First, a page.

Latest IDC figures indicate shipments of pen-based PDAs are continuing to slide, falling by 26 per cent in the first quarter of this year.
In contrast, smart PDA numbers over the same period grew by seven per cent.
IDC PC hardware associate analyst, Mercie Clement, said the figures were indicative of the anticipated decline in traditional PDAs.
The products had reached maturity and were now being overshadowed by devices with combined voice and data functionality, she said.
"Email was the big driver but now we are seeing second wave applications like CRM, and sales force automation coming into the smart PDA market," she said.
However, increased demand for feature-rich devices from market leaders Blackberry, O2, Sony Ericsson, Motorola and iMate were generating good development opportunities for the channel, Clement said.
IDC's recent Business Selection Criteria for Mobile Computing Survey of 250 large Australian companies identified four sectors that planned to deploy smart PDAs: health, government, education and personal services (such as hospitality and SMEs).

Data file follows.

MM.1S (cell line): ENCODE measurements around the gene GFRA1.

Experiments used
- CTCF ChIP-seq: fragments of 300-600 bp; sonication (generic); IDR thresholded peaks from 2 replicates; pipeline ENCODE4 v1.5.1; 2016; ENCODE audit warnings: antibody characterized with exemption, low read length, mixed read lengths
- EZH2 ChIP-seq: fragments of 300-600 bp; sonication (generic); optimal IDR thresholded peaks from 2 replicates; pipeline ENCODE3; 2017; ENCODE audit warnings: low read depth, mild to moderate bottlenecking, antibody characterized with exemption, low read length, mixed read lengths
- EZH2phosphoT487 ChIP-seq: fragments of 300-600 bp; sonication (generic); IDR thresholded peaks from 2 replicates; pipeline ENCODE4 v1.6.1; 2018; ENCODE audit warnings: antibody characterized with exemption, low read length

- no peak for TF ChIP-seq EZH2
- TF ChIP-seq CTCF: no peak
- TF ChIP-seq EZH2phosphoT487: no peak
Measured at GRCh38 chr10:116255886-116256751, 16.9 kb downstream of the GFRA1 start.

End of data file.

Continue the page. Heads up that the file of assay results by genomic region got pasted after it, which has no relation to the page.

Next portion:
System integrators and vendors should focus on these sectors with solutions, Clement said.
Apart from applications, solutions were needed to overcome the emerging technical challenges of cross-platform compatibility and security, she said. Brightpoint general manager, Felix Wong, said smart handhelds only accounted for around 250,000 units compared to around six million plus phone handsets sold annually.
However the higher margins on smart handhelds, compared to 3G phones for example, made the category a good proposition for the channel, he said. The traditional barriers to growth in the market, bandwidth costs and inadequate devices, had also been overcome, he said. This allowed the channel to value-add functionality such as GPS, Bluetooth and MP3.